Holiday Films

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It’s been an unusually poor year for films, it seems – or maybe I’m just getting harder to please. But over the weekend I saw three holiday releases that were, well, at least watchable. The first, True Grit, based on the Charles Portis novel and starring Jeff Bridges and Hailee Steinfeld, was perfect material for the full Coen Brothers’ treatment, with their attraction to self-consciously literary dialog, dry humor and idiosyncratic characters. Since both it and the 1969 version starring John Wayne and Kim Darby draw many lines of dialog straight from the novel, it would be edifying to compare the two films back-to-back for their starkly contrasting directorial and production styles, not to mention their performances. You can get a hint of the contrast from the trailers, each of which is available on YouTube here and here.

The second film of the weekend, Black Swan, is, as many reviewers have noted, way over-the-top, but I enjoyed it. Director Darren Aronofsky returns here to his fascination with slow descents into psychosis of the sort he explored in his Requiem for a Dream – the film for which Ellen Burstyn should have won the academy award, truth be told. Natalie Portman, the main character here, is no Ellen Burstyn, but she is very well-cast as the ballerina trying desperately to get in touch with her darker, more passionate side. The deteriorating interiors of Burstyn’s and Portman’s apartments are so similar in style, and serve so similar metaphorical purposes, that Aronofsky seems to be committing a sort of self-homage with them (and he is clearly responsible, since the art directors were different on the two movies). My only quibble with the script concerns the final thirty seconds or so. I won’t give away the ending, but suffice it to say that if Aronofsky had been a bit more compassionate towards Portman’s character (and had made a few tweaks elsewhere in the film to heighten the ambiguity of her situation), he might have made a truly inspiring film about the sort of tunnel-visioned dedication it takes to become a great artist, rather than, well, a downer that verges on self-parody.

The third film, The King’s Speech, featuring an Oscar-worthy performance by Colin Firth, was the most restrained (befitting the reserve of its royal British characters), but I think the best of the bunch. Of course, I might be prejudiced by the fact that, like Colin Firth’s King George VI, I required the services of a speech therapist for a time, albeit at a much younger age than he. While King George had a stammer even as an adult, I had the much easier-to-correct problem of my Ls and Rs sounding like Ws – real cute at 5, a real curse at 7 (when I had my sessions with my therapist). I don’t remember her name; I just remember how she gently and kindly taught me where to put my tongue in order to properly pronounce my consonants. We played board games that, when you landed on certain squares, required the making of certain sounds. Fun! Within a few weeks, the issue was resolved before it had the chance to permanently scar my personality… It’s best to save the scarring experiences for adolescence.

Anyway, here’s to the world’s speech therapists, the unsung heroes of uncounted zillions of children and at least one King of England-

Good Hair

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I spent my early teen years (in the late 60s…!) in Honolulu, where the epitome of cool was the archetypal haole surfer dude, sporting only the straightest and blondest of hair. My own curly black locks flagged me at once as irredeemably other, and I found this so disconcerting that I once considered shopping for a chemical cure: if I couldn’t be an ultra-cool surfer dude, I might at least resemble the likes of John Lennon. Somehow I resisted the urge, and in college five years later I was literally living under an ashkenazi ‘fro reminiscent of Abbie Hoffman’s on steroids. Now the years have combed out almost all of my curl, and I’m left with a thinning, graying mini-mane that in Euclidean terms is closer than ever before to my 14-year-old ideal of having “good hair”. Alas, the consolation hardly registers.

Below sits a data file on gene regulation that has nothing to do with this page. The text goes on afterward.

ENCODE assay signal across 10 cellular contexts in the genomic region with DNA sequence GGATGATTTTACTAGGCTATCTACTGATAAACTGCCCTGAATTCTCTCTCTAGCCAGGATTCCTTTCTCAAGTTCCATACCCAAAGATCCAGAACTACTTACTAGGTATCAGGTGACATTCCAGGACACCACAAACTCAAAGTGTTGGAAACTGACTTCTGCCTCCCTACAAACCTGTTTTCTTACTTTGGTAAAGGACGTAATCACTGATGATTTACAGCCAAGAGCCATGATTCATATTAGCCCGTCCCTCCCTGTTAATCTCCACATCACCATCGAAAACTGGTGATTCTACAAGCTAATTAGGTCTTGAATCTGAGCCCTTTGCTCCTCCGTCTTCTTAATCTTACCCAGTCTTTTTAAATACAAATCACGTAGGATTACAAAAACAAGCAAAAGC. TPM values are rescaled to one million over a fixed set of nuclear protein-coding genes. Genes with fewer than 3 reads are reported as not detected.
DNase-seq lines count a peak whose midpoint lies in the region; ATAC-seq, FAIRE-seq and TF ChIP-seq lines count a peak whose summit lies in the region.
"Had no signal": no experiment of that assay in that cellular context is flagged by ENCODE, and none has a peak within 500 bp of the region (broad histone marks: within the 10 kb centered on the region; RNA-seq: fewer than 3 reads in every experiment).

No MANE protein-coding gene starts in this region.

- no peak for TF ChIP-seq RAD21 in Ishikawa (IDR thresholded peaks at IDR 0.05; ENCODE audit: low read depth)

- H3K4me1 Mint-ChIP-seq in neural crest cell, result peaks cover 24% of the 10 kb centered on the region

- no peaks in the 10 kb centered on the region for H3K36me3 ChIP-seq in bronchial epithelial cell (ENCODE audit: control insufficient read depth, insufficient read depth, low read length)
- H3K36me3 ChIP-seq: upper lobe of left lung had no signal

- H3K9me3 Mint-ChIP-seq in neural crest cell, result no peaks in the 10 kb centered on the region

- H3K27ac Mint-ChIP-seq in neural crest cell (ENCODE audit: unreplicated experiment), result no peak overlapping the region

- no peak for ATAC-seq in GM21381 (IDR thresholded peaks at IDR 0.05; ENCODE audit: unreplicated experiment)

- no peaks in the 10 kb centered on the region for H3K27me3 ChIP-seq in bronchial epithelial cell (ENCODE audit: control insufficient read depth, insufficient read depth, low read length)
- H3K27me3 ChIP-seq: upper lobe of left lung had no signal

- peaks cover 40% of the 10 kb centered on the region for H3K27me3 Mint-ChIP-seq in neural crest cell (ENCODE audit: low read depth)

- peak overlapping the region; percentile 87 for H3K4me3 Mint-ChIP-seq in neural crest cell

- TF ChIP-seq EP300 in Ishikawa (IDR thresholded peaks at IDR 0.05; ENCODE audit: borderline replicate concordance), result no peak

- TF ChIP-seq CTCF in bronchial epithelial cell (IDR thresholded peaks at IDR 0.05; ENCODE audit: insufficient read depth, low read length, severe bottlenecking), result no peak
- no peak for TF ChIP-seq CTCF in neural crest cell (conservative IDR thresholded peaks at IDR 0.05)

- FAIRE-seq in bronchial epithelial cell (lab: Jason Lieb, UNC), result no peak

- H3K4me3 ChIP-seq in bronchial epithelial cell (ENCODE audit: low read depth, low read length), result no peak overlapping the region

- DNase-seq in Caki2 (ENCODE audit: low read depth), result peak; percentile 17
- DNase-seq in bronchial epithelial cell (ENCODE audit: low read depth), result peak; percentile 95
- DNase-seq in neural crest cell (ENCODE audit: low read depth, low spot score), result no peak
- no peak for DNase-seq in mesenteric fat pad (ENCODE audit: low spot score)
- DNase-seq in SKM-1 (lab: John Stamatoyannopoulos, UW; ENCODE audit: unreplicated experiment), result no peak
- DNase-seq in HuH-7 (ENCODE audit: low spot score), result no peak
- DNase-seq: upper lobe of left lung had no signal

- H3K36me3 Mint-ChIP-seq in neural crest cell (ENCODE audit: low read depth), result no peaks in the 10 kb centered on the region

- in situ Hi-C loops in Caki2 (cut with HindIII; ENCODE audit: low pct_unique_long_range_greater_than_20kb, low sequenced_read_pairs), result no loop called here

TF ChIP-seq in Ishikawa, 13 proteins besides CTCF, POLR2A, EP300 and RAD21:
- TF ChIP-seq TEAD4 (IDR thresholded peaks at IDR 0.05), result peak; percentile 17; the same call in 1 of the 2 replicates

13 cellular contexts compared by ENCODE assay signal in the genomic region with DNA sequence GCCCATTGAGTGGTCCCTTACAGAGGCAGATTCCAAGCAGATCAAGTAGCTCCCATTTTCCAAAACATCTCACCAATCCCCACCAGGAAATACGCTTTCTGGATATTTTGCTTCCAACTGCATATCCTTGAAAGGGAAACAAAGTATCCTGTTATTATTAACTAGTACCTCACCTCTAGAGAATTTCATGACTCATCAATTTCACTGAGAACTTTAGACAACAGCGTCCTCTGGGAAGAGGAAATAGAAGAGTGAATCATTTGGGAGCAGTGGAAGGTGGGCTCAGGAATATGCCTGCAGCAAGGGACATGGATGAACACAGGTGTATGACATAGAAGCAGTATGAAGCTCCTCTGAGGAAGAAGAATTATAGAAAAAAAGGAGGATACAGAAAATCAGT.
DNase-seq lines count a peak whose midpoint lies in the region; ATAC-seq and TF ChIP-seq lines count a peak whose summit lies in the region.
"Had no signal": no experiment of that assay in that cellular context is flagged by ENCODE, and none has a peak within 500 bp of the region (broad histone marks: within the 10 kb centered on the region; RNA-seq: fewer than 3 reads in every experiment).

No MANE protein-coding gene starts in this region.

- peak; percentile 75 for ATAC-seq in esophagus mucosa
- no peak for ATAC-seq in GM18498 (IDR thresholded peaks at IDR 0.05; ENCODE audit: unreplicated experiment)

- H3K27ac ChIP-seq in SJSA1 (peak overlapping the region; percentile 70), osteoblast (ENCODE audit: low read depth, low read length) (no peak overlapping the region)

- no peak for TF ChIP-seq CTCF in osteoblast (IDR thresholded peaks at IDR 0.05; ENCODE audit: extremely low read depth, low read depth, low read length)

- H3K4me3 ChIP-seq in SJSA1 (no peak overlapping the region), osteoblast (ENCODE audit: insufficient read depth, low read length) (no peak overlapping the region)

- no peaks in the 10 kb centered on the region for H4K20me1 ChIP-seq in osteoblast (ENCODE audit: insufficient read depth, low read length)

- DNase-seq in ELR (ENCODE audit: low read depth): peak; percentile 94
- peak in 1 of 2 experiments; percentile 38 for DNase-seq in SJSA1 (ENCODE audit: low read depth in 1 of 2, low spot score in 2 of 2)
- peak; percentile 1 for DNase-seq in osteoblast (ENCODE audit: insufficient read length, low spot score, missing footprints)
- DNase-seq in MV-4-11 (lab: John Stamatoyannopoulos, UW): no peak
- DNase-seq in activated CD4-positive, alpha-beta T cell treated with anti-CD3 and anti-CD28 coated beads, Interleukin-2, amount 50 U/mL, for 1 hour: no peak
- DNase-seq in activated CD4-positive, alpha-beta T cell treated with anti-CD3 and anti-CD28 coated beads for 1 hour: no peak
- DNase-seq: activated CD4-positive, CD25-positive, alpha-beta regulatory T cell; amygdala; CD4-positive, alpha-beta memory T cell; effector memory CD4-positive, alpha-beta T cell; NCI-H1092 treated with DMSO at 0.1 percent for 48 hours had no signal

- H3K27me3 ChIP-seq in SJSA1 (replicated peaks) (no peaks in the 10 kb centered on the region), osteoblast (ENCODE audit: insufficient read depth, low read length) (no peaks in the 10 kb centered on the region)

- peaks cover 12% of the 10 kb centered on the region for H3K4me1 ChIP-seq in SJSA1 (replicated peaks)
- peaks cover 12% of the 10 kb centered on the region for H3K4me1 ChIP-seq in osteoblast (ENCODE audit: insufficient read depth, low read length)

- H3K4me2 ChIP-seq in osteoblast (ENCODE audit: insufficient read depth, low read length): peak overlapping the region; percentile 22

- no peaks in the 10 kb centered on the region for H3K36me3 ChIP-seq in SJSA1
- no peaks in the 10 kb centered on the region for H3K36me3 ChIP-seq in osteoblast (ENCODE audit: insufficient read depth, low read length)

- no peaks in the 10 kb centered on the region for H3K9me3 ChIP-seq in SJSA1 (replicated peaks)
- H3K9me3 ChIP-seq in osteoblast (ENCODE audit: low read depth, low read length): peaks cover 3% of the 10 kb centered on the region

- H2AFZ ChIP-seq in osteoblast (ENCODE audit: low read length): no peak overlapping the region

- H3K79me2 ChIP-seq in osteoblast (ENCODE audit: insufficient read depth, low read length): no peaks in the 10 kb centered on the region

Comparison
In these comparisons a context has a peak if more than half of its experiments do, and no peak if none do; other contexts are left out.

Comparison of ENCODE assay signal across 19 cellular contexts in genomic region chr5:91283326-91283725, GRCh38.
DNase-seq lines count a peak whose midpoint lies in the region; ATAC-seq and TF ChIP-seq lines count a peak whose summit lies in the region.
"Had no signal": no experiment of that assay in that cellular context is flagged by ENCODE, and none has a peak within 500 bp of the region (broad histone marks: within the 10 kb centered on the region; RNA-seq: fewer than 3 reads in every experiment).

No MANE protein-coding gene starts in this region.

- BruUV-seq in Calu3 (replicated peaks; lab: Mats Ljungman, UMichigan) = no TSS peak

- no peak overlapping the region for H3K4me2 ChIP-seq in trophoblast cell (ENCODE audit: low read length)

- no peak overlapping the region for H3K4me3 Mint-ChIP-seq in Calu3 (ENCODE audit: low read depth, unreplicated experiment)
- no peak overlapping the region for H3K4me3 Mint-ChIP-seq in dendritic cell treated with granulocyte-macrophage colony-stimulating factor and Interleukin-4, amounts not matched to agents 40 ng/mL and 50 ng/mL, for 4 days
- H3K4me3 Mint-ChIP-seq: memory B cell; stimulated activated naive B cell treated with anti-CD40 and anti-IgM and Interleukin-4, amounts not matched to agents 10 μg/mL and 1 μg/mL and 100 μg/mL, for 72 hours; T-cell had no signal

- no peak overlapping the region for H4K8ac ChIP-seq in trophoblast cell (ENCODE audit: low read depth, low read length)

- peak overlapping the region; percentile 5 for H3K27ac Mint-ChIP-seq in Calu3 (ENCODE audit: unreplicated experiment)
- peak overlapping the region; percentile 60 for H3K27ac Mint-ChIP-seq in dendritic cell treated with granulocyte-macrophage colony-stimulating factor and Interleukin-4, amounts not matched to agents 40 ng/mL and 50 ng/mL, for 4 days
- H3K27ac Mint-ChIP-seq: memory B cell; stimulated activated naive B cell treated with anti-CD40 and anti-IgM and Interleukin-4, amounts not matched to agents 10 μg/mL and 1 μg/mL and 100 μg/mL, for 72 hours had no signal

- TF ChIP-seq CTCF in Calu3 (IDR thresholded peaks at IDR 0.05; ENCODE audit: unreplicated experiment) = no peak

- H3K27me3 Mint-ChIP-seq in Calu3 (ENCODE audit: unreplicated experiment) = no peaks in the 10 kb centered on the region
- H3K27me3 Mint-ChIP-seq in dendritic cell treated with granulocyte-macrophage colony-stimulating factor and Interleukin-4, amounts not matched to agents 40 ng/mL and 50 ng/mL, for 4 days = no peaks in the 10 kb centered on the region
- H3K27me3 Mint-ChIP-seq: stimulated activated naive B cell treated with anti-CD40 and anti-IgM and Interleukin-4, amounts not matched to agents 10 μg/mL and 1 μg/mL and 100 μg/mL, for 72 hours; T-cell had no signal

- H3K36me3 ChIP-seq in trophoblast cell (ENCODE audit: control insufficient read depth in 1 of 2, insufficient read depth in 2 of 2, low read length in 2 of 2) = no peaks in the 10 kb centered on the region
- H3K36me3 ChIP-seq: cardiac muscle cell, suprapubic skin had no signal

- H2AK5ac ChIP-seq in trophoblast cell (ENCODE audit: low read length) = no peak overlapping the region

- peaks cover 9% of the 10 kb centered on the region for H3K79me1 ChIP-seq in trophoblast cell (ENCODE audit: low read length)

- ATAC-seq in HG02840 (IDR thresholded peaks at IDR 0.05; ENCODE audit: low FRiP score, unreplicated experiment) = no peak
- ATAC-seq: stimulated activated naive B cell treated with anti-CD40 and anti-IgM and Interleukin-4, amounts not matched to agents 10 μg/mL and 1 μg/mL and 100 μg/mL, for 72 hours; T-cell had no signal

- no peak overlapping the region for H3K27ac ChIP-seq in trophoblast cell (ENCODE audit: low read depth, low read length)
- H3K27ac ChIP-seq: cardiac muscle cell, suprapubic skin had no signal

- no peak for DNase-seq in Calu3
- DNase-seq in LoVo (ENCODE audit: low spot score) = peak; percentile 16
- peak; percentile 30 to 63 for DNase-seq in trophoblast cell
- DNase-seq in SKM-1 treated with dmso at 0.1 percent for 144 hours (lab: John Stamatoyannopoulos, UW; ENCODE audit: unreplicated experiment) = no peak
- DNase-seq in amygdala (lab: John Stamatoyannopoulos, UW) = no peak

Let’s face it, for all sorts of reasons best studied by social scientists, hair has a strange, primitive power over one’s self-image, and I have never seen a film that better explores this fact from the point of view of at least one American community than Chris Rock’s inspired documentary, Good Hair, now available on DVD. Here’s the trailer-

Restrepo (the movie)

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For most Americans, including me, the war in Afghanistan is a distant abstraction, something talked about but never even indirectly experienced. Restrepo, the recent documentary by Tim Hetherington and Sabastian Junger, helps to correct that deficit by showing the war from the perspective of American soldiers ordered to build an outpost in the heart of Taliban country. What it most clearly reveals, besides the mentality that the soldiers must adopt to survive, is just how out-of-kilter the mission of winning hearts and minds is from the cultural reality in rural Afghanistan. The scenes of the soldiers participating in weekly meetings with the local tribal elders demonstrate just how wide the gulf between the sides seems to be. They demonstrate this not so much by what is said, as by the elders’ facial expressions – expressions that are truly worth thousands of words. The strategy recently adopted by President Obama and General Patreus includes abandoning Restrepo (the outpost), and it seems to me that the documentary provides some grounds for thinking that this is necessary, despite the sacrifices of the soldiers who built it. But it also makes me wonder whether the entire project of trying to shape the future of Afghanistan suffers from a similar problem. Given the prospect – particularly for Afghanistan’s women – of the Taliban returning to power, I hope that it does not.

Here’s the trailer-

Agora (The Movie)

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Agora, Alejandro Amenábar’s costume melodrama starring Rachel Weisz, is loosely based on one version of the story of how the ancient library at Alexandria was destroyed (perhaps for the second time) in the fourth century A.D.. There’s no doubt that the film has a negative view of religion in general, and of early Christianity in particular (although Pagans and Jews come off rather badly as well). But the film is not unequivocally anti-Christian, as some have charged; even the priest viewed as responsible for the most evil acts in the film is portrayed as sincerely championing charity at one point. In any case, putting aside the film’s claim to being “based on a true story” (which of course is hardly a claim to historical accuracy), what you have in Agora is a rousing pro-Rationality, pro-Science theme that is hard to find anywhere in popular culture these days, and that’s refreshing.